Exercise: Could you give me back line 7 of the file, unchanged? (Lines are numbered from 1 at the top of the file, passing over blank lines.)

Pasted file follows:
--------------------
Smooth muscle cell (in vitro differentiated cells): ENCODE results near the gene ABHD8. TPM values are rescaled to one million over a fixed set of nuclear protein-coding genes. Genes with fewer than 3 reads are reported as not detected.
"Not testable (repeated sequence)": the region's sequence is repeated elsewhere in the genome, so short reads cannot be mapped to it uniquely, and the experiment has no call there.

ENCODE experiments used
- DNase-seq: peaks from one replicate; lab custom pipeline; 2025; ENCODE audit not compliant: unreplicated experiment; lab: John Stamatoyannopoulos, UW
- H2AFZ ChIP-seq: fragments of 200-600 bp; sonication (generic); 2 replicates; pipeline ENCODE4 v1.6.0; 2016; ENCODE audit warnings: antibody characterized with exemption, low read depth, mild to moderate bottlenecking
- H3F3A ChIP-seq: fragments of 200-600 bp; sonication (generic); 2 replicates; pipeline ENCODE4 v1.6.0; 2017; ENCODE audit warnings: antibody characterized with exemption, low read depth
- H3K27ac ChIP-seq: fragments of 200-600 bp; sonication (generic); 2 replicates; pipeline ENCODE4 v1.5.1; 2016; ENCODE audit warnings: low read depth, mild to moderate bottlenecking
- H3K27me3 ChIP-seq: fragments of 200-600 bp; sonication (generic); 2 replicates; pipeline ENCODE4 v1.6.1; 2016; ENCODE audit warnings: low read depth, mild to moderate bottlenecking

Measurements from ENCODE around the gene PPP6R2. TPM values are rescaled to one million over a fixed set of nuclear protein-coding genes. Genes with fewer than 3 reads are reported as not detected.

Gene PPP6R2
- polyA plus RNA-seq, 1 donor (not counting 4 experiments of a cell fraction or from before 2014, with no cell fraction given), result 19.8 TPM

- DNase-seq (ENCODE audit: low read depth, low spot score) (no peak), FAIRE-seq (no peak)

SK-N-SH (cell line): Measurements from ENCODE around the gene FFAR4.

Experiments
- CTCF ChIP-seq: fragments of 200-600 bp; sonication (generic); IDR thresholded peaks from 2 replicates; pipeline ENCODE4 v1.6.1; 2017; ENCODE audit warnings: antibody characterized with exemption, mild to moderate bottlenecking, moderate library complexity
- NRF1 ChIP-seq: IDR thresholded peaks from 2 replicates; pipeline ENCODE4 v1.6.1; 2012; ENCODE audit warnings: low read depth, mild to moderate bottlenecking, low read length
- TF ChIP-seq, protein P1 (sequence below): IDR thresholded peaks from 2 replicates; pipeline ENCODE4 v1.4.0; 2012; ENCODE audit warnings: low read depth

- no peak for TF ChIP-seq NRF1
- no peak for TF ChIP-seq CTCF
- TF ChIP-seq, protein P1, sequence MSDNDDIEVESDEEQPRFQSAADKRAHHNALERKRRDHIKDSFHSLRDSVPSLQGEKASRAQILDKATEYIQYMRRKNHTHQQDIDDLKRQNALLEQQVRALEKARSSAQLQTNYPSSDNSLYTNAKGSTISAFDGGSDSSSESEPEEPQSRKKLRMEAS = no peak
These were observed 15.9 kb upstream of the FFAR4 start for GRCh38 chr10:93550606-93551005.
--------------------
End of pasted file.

- H3K27ac ChIP-seq: fragments of 200-600 bp; sonication (generic); 2 replicates; pipeline ENCODE4 v1.5.1; 2016; ENCODE audit warnings: low read depth, mild to moderate bottlenecking